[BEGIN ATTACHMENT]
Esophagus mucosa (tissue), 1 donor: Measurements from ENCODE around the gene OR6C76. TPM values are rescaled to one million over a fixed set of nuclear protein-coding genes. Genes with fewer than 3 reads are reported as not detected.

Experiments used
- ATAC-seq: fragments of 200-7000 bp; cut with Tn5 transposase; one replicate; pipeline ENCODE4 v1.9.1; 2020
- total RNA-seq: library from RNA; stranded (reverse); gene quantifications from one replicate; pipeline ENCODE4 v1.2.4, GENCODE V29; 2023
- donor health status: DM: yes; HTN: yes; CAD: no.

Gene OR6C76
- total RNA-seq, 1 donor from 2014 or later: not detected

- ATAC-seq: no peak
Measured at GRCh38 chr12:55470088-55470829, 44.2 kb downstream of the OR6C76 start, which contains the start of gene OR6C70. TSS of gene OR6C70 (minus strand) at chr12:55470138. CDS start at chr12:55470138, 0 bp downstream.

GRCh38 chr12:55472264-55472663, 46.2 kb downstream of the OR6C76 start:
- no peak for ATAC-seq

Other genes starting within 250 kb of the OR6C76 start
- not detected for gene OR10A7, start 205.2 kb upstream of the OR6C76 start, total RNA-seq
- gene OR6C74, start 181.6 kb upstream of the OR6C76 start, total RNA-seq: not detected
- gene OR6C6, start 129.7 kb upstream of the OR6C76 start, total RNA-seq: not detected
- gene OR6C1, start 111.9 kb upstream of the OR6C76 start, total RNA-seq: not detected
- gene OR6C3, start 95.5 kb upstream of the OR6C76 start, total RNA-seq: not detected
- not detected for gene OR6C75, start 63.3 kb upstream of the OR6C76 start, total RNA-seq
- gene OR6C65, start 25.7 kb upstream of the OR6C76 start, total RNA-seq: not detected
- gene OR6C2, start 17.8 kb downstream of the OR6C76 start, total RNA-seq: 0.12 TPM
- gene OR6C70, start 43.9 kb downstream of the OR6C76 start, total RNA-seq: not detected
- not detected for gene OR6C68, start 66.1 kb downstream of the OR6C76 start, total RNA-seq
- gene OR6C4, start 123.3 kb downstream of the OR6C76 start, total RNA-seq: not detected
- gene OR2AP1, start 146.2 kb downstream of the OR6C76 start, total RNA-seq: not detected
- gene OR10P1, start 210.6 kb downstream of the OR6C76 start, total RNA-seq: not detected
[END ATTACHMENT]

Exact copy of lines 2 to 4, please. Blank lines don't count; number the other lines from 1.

Experiments used
- ATAC-seq: fragments of 200-7000 bp; cut with Tn5 transposase; one replicate; pipeline ENCODE4 v1.9.1; 2020
- total RNA-seq: library from RNA; stranded (reverse); gene quantifications from one replicate; pipeline ENCODE4 v1.2.4, GENCODE V29; 2023